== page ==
"And several people were already holding these possessed people down - they were so strong and furious. Batyushka came with the icon, served a moleben, then everyone came up to kiss the icon. And then, my God, what shouting, what a noise! And then they gradually quieted down, batyushka read a prayer over them, and while he was there the demon-possessed came peacefully up to receive Communion, and while this was taking place there was no shouting or cries. And how they loved batyushka! When there was a famine, this village of Pokrovskoye brought food in on carts. Batyushka took nothing for himself, but handed it out. My sister and brother were in a home - we were orphans, you know - and he sent provisions to the orphanages: one cart to one home, another to another, a third to the prison. It was all distributed. And when they arrested him, they brought so much food that the whole prison was fed.

"They later sent batyushka to Petrograd. And there, too, he healed very many people. In Petersburg there was a widow who was dying. She had two small children and a sister, and someone told them that there was this batyushka, call him if she's dying, and he'll help you. Batyushka and I went there. She was lying in bed, almost dead. She couldn't open her eyes any longer. Batyushka began to serve a moleben in front of this icon, then an akathist, while the children said:

"'Batyushka, mamochka is almost dead, you have to serve the service for the dying.'

"'Don't worry, leave her, let her lie peacefully. The Mother of God will grant it - she'll get better.'

"And then, on the second day, she suddenly came to. It turned out that she had felt that someone was praying for her. Of course, they immediately called batyushka, and he came with the Holy Gifts to communicate her. We arrived there, and she opened her eyes and said:

"'Who's come to us? Call him, quickly!'

"He confessed her, gave her Communion, and the next day the children came and said:

"'Batyushka, mama is feeling better!'

And then she recovered. So the children sewed a Russian belt with flowers which priests used to wear and brought it to batyushka. They were so grateful! And she recovered and became his faithful spiritual daughter."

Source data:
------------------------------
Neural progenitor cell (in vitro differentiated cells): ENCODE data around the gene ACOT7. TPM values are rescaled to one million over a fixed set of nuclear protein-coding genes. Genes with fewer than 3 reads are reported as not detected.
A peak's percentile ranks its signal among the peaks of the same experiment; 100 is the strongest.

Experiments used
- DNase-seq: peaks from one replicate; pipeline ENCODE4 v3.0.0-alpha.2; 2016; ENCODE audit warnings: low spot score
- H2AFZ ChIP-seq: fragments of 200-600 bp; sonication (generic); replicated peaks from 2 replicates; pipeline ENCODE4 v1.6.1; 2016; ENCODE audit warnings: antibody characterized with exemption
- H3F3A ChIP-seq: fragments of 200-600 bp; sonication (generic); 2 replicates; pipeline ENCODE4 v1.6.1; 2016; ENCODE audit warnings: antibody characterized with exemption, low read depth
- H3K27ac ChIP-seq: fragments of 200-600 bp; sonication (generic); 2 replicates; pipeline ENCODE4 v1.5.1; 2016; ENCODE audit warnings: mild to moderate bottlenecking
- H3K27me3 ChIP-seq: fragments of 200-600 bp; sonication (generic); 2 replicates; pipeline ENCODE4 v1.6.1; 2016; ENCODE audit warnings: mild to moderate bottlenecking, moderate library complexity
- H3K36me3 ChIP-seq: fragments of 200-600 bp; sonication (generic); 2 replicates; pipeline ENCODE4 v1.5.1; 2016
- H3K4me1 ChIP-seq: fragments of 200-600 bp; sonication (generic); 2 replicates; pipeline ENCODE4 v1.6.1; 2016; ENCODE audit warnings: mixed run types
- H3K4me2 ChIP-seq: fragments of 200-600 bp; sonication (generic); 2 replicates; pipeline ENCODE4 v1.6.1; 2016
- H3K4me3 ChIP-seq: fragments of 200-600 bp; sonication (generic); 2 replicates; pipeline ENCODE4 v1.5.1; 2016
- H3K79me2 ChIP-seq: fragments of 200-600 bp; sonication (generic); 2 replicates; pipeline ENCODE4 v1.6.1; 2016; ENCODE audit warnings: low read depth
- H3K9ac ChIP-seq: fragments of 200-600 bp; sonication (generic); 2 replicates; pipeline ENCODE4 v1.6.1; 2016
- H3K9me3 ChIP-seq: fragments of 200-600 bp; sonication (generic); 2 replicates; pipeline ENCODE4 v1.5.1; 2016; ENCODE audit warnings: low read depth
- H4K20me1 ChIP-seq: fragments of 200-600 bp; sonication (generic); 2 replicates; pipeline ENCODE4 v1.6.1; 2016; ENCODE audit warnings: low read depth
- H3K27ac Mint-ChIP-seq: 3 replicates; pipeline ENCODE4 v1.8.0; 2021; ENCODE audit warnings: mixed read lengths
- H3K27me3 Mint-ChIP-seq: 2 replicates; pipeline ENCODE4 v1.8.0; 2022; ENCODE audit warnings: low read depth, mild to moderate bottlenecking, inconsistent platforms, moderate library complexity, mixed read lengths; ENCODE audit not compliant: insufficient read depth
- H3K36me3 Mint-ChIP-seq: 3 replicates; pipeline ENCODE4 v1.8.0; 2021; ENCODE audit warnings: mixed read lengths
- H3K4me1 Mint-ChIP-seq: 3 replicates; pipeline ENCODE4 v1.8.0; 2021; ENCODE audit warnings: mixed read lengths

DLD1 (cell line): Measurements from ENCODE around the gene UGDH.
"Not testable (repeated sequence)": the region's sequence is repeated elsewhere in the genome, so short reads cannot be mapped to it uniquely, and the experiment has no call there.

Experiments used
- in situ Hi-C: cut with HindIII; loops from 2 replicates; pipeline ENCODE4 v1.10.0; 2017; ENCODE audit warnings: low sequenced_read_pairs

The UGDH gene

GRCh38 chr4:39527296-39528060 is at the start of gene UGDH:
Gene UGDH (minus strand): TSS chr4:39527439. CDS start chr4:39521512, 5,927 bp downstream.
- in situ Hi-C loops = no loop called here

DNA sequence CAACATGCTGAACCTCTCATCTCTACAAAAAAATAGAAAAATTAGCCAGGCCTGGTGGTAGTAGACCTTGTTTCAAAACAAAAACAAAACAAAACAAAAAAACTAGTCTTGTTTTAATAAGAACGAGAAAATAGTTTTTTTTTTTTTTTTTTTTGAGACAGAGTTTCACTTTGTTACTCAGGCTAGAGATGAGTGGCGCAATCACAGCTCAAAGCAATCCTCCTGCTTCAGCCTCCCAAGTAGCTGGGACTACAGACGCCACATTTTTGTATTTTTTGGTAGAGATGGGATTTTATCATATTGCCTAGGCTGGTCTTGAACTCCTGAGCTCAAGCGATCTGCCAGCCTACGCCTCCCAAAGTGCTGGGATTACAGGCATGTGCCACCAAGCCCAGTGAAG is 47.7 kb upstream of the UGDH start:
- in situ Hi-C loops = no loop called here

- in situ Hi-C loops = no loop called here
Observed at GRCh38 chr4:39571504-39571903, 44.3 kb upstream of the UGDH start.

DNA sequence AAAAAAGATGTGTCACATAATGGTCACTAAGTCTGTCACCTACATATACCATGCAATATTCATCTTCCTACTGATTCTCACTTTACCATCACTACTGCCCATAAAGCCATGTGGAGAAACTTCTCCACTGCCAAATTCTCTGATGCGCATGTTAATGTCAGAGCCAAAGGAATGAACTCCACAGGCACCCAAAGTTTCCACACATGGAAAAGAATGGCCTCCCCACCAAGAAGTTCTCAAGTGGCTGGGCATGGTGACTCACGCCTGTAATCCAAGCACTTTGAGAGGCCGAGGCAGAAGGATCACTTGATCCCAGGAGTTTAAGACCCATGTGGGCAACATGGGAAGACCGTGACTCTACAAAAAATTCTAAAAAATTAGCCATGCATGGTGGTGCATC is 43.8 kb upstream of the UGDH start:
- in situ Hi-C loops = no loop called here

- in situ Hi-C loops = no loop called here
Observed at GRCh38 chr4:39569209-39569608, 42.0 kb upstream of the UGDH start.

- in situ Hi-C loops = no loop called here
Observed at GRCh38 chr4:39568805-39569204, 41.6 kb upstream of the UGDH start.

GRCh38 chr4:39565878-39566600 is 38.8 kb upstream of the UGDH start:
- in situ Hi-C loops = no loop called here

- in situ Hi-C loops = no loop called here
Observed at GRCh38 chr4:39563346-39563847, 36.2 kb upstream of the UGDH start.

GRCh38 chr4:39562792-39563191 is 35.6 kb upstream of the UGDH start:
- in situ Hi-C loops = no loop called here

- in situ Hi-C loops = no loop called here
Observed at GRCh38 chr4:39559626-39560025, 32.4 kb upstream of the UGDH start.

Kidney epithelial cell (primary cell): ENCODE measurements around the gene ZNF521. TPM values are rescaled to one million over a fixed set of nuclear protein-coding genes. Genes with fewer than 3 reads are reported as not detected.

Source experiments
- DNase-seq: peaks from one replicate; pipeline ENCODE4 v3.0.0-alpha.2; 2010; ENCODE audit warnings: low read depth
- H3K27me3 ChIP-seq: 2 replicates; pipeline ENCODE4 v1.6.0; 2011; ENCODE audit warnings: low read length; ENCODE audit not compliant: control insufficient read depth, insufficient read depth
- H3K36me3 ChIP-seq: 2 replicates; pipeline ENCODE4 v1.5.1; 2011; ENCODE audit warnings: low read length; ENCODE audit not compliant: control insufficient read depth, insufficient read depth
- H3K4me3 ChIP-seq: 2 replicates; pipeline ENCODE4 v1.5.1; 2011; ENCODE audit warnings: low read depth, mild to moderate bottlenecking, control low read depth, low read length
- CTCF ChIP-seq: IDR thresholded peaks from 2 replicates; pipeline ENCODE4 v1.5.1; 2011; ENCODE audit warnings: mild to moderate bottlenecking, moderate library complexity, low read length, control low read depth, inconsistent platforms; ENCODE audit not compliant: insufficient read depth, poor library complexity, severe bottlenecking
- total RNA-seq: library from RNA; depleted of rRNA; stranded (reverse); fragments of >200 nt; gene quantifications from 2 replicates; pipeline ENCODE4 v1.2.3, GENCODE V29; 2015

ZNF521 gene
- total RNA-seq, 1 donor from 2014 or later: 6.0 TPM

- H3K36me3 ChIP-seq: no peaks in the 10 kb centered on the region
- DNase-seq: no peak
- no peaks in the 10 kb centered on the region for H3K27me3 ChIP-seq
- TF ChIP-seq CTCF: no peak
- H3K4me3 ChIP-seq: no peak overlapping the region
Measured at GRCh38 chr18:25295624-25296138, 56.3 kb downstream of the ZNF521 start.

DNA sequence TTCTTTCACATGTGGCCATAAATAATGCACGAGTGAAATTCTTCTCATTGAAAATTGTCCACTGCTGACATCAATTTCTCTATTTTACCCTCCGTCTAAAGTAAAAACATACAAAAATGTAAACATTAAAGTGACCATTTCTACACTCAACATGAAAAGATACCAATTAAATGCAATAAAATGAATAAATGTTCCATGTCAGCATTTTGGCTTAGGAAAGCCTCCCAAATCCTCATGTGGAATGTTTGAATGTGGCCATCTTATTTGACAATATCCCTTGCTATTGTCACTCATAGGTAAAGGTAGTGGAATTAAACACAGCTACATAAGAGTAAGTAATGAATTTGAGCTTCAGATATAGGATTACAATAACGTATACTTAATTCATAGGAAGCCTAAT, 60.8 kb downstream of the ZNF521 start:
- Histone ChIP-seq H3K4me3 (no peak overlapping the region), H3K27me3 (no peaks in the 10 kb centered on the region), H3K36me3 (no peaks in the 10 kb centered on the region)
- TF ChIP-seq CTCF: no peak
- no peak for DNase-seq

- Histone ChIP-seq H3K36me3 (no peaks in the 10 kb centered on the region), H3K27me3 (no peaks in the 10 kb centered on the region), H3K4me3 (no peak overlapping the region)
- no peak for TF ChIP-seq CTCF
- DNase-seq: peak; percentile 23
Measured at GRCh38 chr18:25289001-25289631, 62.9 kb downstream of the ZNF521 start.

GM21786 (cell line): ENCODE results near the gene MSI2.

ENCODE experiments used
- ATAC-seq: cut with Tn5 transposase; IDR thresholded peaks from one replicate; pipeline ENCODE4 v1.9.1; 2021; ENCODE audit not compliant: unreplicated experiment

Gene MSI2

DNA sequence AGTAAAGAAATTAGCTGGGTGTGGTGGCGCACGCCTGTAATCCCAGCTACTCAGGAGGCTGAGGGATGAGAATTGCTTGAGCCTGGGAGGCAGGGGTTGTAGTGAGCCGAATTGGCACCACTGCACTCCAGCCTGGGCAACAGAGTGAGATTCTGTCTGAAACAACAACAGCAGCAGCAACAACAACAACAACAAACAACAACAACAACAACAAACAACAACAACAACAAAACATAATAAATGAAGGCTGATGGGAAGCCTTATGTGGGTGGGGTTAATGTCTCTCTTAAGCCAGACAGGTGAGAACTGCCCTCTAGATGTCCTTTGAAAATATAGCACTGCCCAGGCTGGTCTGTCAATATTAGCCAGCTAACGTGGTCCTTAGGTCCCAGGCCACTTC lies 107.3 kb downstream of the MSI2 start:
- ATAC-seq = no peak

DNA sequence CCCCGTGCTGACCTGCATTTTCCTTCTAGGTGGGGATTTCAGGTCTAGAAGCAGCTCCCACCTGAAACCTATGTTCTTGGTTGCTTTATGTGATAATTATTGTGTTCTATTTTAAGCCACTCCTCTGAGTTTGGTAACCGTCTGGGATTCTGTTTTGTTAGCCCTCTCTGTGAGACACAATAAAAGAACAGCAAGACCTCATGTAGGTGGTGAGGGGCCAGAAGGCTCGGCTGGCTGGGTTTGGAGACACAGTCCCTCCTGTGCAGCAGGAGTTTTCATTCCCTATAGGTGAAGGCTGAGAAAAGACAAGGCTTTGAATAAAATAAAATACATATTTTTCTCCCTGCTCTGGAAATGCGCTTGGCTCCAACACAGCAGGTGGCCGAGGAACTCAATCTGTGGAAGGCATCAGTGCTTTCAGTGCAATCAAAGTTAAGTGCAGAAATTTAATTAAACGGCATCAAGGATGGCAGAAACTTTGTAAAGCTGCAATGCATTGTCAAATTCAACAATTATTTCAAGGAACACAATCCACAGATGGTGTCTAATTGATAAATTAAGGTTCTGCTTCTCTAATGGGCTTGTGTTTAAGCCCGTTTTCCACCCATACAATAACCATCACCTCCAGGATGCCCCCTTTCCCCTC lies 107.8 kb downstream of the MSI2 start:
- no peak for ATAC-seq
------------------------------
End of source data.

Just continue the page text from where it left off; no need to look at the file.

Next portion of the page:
Another spiritual daughter of batyushka's, Mother Ierusalima, recounts:

"Fr. Nicholas Zagorovsky served in the hospital church. What joy he gave to the sick people at Pascha! He would exchange kisses with all of them, and would go round giving them all pascha and eggs. He was so welcoming and tender, his only words were: "my joy", "my little one", "my sister" - that was how he addressed his flock. And every Sunday with him was like Pascha. The services were long, until three in the afternoon, and the Liturgy always ended with an akathist to the Mother of God "Search of the lost". During the akathist the whole church was on their knees, everyone was weeping, and he was weeping. His sermons were also very long, two hours long, and during the sermon he was weeping all the time, and everyone was weeping, so that even the walls were weeping, because so many people were packed in that they became wet from the people's breath. And after the service everyone would be invited to a meal, to drink tea and sing psalms and spiritual songs. Batyushka himself set many psalms to music.

"And then I remember him declaring to the people that today would be his last Liturgy, he had to prepare for his arrest because they had said to him:

"'Don't commemorate Patriarch Tikhon.'

"I couldn't reconcile myself with this. And when he said this, there was such an outburst of weeping that it could be heard a kilometre away on the street. He wept and sobbed, and everyone accompanied him, and in the evening they came to his house and arrested him. They put him in prison. Now he had a very large flock around Kharkov, and when they learned that he had been arrested, in the morning the head of the prison got a fright: the whole of the square round the prison was covered with peasant carts which were full of food with which they fed all the prisoners. And when the head of the prison saw that neither that day, nor the next, nor the day after did the carts leave, and so much food that they didn't know what to do with it, he decided to send him to Petrograd. And he took with him one nun, the most energetic one, Ulyasha..."

They went to Petersburg, but in 1930 Fr. Nicholas was arrested for refusing to accept the declaration of Metropolitan Sergius and was sent to Solovki. Matushka Ekaterina Ivanovna and Ulyasha Nozdrina undertook the distant journey to visit batyushka. After arriving in Solovki, Fr. Nicholas and some other prisoners was sent to a settlement in the far north. Exhausted and tormented, they walked across the tundra. Once they stopped for the night in a deserted chapel. Fr. Nicholas woke up and saw that he was sleeping under an icon of the Mother of God "Search of the lost". This encouraged him enormously, and he felt that he was under the protection of the Mother of God. He was the only one to reach the destination: the others all died en route.

Ulyasha, self-sacrificing as ever, did not abandon batyushka. She came to him on a cart, bringing a basket full of provisions. She had to go across thousands of versts of taiga, but the Lord preserved her, and she arrived safely. Batyushka was being guarded by sentries, but Ulyasha did not lose her presence of mind. She called the soldiers Petka or Vanka.

"This is my uncle," she told them. "He took me in when I was orphaned and brought me up. You also have a mother - remember her! Let my uncle eat with me!"

Permission was given, and batyushka went to eat with Ulyasha.